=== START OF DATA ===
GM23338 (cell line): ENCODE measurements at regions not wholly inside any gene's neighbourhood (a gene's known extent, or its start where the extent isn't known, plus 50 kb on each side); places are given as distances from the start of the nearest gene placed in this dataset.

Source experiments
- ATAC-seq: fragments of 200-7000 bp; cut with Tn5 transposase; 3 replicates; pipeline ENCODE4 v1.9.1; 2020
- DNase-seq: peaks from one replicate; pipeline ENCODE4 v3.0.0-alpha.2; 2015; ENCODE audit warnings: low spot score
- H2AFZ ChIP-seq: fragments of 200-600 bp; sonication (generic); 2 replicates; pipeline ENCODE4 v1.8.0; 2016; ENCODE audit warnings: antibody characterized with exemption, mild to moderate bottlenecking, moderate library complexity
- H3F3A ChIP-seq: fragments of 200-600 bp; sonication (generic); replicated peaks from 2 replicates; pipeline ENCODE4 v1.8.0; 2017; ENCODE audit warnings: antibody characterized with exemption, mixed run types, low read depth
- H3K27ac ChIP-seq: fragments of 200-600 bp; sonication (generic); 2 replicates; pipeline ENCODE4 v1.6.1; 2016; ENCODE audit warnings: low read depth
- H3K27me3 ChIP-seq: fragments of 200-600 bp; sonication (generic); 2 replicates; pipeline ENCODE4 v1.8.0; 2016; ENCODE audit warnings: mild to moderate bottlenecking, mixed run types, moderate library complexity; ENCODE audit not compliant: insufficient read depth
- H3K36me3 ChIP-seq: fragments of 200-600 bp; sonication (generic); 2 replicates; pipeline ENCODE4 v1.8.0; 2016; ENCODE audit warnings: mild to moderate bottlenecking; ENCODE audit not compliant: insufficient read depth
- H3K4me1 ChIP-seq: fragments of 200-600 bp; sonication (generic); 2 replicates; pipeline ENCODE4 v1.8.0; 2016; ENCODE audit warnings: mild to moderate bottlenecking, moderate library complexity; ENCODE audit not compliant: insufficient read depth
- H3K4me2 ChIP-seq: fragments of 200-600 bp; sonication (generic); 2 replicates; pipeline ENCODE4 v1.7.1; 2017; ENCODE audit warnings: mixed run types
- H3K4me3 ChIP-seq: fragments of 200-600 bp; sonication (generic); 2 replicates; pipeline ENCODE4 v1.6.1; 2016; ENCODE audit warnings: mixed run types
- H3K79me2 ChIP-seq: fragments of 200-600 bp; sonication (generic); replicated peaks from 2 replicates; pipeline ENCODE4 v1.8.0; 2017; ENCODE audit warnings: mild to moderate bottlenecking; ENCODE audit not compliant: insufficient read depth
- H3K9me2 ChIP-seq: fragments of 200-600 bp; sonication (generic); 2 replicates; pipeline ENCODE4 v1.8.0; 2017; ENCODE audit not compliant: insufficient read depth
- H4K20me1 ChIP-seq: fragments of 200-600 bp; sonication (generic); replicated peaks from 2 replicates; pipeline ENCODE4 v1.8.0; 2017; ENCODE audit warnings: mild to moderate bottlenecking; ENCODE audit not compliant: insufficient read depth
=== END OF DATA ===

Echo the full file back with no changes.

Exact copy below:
GM23338 (cell line): ENCODE measurements at regions not wholly inside any gene's neighbourhood (a gene's known extent, or its start where the extent isn't known, plus 50 kb on each side); places are given as distances from the start of the nearest gene placed in this dataset.

Source experiments
- ATAC-seq: fragments of 200-7000 bp; cut with Tn5 transposase; 3 replicates; pipeline ENCODE4 v1.9.1; 2020
- DNase-seq: peaks from one replicate; pipeline ENCODE4 v3.0.0-alpha.2; 2015; ENCODE audit warnings: low spot score
- H2AFZ ChIP-seq: fragments of 200-600 bp; sonication (generic); 2 replicates; pipeline ENCODE4 v1.8.0; 2016; ENCODE audit warnings: antibody characterized with exemption, mild to moderate bottlenecking, moderate library complexity
- H3F3A ChIP-seq: fragments of 200-600 bp; sonication (generic); replicated peaks from 2 replicates; pipeline ENCODE4 v1.8.0; 2017; ENCODE audit warnings: antibody characterized with exemption, mixed run types, low read depth
- H3K27ac ChIP-seq: fragments of 200-600 bp; sonication (generic); 2 replicates; pipeline ENCODE4 v1.6.1; 2016; ENCODE audit warnings: low read depth
- H3K27me3 ChIP-seq: fragments of 200-600 bp; sonication (generic); 2 replicates; pipeline ENCODE4 v1.8.0; 2016; ENCODE audit warnings: mild to moderate bottlenecking, mixed run types, moderate library complexity; ENCODE audit not compliant: insufficient read depth
- H3K36me3 ChIP-seq: fragments of 200-600 bp; sonication (generic); 2 replicates; pipeline ENCODE4 v1.8.0; 2016; ENCODE audit warnings: mild to moderate bottlenecking; ENCODE audit not compliant: insufficient read depth
- H3K4me1 ChIP-seq: fragments of 200-600 bp; sonication (generic); 2 replicates; pipeline ENCODE4 v1.8.0; 2016; ENCODE audit warnings: mild to moderate bottlenecking, moderate library complexity; ENCODE audit not compliant: insufficient read depth
- H3K4me2 ChIP-seq: fragments of 200-600 bp; sonication (generic); 2 replicates; pipeline ENCODE4 v1.7.1; 2017; ENCODE audit warnings: mixed run types
- H3K4me3 ChIP-seq: fragments of 200-600 bp; sonication (generic); 2 replicates; pipeline ENCODE4 v1.6.1; 2016; ENCODE audit warnings: mixed run types
- H3K79me2 ChIP-seq: fragments of 200-600 bp; sonication (generic); replicated peaks from 2 replicates; pipeline ENCODE4 v1.8.0; 2017; ENCODE audit warnings: mild to moderate bottlenecking; ENCODE audit not compliant: insufficient read depth
- H3K9me2 ChIP-seq: fragments of 200-600 bp; sonication (generic); 2 replicates; pipeline ENCODE4 v1.8.0; 2017; ENCODE audit not compliant: insufficient read depth
- H4K20me1 ChIP-seq: fragments of 200-600 bp; sonication (generic); replicated peaks from 2 replicates; pipeline ENCODE4 v1.8.0; 2017; ENCODE audit warnings: mild to moderate bottlenecking; ENCODE audit not compliant: insufficient read depth